A lot of music fans are finding it extremely hard to come to terms with how Chris Cornell met his end. That he’s gone is bad enough, but by his own hand? We’ll never know, of course, but this hasn’t stopped people from looking for clues leading up to his death. Were there signs? Hints? Unanswered cries for help?
Alternative Press dug back into Chris’ Facebook feed and found this post in which Chris describes his feelings as he attended the funeral of Alice in Chains lead singer, Layne Staley. He turned into a hopeless drug addict who died alone in his condo, a syringe still in his arm and undiscovered for two weeks.
The Essence of Dreams
By Chris Cornell
The essence of a dream can follow you all day long. Sometimes two or three days. I have had dreams as a little kid that I remember like they were yesterday, though as time goes on these dream are sometimes hard to tell from actual events as they survive in my memory.
I am fascinated with the essence factor of dreams, period. They are as real as the essence felt from the ambience of an actual place, like a house you grew up in. Your favourite bar, or your school. The first Christmas tree you see every year, the smell of it, and especially songs. Some feelings these environments evoke are awful, some magical. All of them completely real. Real enough that numerous cultures throughout history have believed that the dream world is every bit as important and substantial and a vital part of human life as the conscious state. Some mysticisms actually look at the world of dreams as being the ‘true and only world’ and everything else an illusion. For my money, if you put an ice pick through your hand, I think it will prove to be a pretty fucking good illusion.
Last night I had a dream that has been following me all day like a sick dog. I was in a hotel near the house I grew up in. I was in a café that happened to be the lunch court of my elementary school. Various friends from my past were walking up and talking to me. In the middle of this scene walks Layne Staley. He looked much like he did the first time I met him. Shoulder-length hair, clean-shaved. Clear-eyed and looking about 20 years old. I was so happy. Confused a little, but in a dream like this, I just wanted to accept the idea that there was some mistake and he was alive and well. He seemed happy and said was working on some new music project.
I woke up not long after that with the feeling that I had really just talked to him and he was somewhere doing just fine.
My next thought was one that has plagued me for years. Sitting in Kelly Curtis’ living room with about 30 people, all sobbing. We had just come from Andy Wood’s extra weird funeral-wake thing at the Paramount Theatre. It had these new age overtones that didn’t fit Andy’s life at all. There was an amazing film of Andy with Mother Love Bone band mates. All of Andy’s friends and family were there, mixed with a bunch of fans who I didn’t like but knew Andy would have loved. The fans went home. His friends went to Kelly’s. We were crammed in a smallish living room with people sitting on every available surface. Couch arms, end tables, the floor. I was leaning on the back of one of the couches that face away from the rest of the room and toward the front door. I remember Andy’s girlfriend looking at everyone and saying, ‘This is just like ‘La Bamba’,’ then suddenly I heard slapping footsteps growing louder and louder as they reached the front door and Layne flew in, completely breaking down and crying so deeply that he looked truly frightened and lost. Very childlike. He looked up at everyone at once and I had this sudden urge to run over and grab him and give him a big hug and tell him everything was going to be OK. Kelly has always had a way of making everyone feel like everything will turn out great. That the world isn’t ending. That’s why we were at his place. I wanted to be that person for Layne, maybe just because he needed it so bad. I wasn’t. I didn’t get up in front of the room and offer that and I still regret it. No one else did either. I don’t know why.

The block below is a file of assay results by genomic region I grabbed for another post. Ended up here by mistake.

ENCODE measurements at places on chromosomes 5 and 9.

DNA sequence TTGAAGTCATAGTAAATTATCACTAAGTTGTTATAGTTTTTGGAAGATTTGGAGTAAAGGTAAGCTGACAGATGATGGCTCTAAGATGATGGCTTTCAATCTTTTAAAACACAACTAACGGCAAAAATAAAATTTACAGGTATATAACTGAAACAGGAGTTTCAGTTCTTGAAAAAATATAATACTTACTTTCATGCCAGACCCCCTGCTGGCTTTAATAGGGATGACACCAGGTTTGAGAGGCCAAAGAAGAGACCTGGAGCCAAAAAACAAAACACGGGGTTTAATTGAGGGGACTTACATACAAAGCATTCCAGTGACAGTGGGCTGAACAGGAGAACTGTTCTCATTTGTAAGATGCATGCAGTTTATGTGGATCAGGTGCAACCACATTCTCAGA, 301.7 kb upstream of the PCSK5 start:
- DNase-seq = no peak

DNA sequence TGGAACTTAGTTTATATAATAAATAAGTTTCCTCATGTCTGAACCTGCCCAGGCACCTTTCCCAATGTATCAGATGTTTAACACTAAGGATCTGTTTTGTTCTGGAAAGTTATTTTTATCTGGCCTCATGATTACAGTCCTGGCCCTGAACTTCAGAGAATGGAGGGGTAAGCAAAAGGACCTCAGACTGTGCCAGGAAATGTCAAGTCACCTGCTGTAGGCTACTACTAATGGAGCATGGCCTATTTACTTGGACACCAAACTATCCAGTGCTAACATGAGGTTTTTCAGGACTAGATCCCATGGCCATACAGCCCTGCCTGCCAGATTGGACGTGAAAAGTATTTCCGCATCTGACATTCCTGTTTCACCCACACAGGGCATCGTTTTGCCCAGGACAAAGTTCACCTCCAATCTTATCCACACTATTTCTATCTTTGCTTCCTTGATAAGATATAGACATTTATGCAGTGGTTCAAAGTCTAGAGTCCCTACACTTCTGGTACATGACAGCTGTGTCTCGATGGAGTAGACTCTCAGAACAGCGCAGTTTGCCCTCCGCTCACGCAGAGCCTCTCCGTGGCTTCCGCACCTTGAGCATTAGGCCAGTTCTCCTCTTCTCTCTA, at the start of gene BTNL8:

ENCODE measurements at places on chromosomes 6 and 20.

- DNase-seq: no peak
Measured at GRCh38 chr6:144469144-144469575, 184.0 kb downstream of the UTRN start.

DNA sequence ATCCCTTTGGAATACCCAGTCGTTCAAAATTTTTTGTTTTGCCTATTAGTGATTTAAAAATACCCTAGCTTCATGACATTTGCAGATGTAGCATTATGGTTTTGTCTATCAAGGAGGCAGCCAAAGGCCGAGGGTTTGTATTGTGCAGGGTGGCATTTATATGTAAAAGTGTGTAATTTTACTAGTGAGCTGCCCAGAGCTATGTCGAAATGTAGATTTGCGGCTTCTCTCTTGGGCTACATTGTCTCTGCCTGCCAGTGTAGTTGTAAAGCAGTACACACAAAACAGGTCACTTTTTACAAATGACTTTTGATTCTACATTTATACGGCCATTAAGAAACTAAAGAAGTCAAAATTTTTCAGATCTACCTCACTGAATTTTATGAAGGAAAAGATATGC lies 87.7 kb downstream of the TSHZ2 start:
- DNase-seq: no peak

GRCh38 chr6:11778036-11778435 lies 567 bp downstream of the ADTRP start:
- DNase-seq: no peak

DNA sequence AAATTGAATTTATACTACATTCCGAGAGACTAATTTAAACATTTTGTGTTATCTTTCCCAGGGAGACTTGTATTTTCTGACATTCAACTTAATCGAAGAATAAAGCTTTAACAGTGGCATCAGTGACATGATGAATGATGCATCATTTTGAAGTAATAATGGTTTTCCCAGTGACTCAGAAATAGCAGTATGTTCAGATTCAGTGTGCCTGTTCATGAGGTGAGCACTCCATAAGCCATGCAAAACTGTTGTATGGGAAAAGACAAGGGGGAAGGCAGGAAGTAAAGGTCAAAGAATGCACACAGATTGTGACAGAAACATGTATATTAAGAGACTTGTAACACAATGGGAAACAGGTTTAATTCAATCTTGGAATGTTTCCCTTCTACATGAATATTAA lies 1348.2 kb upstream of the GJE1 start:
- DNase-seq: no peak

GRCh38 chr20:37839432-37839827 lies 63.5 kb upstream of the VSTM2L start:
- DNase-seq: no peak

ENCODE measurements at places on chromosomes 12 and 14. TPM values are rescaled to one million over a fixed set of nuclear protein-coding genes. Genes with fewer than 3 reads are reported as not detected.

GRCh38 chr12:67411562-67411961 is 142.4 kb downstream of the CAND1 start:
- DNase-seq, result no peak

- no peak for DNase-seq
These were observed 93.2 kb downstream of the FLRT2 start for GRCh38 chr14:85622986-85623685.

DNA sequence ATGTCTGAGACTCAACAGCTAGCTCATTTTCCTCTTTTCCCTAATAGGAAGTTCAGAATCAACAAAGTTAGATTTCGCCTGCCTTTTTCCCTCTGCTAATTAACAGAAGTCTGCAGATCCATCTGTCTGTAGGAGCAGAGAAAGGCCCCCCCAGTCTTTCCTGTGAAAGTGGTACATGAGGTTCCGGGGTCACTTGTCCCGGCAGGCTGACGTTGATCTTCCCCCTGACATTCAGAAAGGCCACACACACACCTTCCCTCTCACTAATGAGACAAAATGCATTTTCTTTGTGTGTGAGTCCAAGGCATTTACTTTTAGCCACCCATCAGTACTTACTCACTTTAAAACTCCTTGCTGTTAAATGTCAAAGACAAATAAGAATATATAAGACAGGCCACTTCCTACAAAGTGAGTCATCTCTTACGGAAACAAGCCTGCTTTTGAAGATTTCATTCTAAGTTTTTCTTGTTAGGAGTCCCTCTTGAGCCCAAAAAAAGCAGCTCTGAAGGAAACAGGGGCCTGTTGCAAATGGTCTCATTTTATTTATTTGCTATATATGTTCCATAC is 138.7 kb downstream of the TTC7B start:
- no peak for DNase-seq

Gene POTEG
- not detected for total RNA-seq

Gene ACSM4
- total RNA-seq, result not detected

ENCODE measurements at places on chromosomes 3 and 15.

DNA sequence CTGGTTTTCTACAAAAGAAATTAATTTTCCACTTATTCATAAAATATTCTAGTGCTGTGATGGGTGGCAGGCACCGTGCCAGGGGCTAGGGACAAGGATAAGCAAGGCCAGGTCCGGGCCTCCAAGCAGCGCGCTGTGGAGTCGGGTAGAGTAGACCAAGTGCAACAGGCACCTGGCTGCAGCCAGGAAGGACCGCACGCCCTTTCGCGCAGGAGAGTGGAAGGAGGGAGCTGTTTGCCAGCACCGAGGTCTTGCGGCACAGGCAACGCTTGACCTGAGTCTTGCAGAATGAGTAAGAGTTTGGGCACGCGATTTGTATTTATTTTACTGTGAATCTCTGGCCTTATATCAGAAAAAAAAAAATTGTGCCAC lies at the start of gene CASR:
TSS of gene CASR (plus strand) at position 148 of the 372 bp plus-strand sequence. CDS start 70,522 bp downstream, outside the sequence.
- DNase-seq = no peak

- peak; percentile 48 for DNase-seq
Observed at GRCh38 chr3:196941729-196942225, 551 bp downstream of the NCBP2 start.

Years later, at Layne’s funeral, I was angry. I kept hearing the ‘twice-as-bright-half-as-long’ speech and the ‘he-was-just-too-special-for-this-world’ nonsense that I had heard at so many other funerals for so many other friends that were so young and talented. I’m not sure why I was that angry. Angry at Layne? Angry at all my other friends for leaving me? Angry at the people running around in circles saying ‘I knew him best’ or ‘I was the only one he really trusted,’ angry at all of them for squandering what I thought of as brilliant futures that would make the world feel to me like a place worth living? Or maybe I was just mad at myself because he was dead, and one time I had a chance to pick him up, dust him off and let him know that there was a person who cared about how much pain he was in and I didn’t do it.
If I ever run into him in a dream again, I hope I remember to apologize.
Night all. Sweet dreams.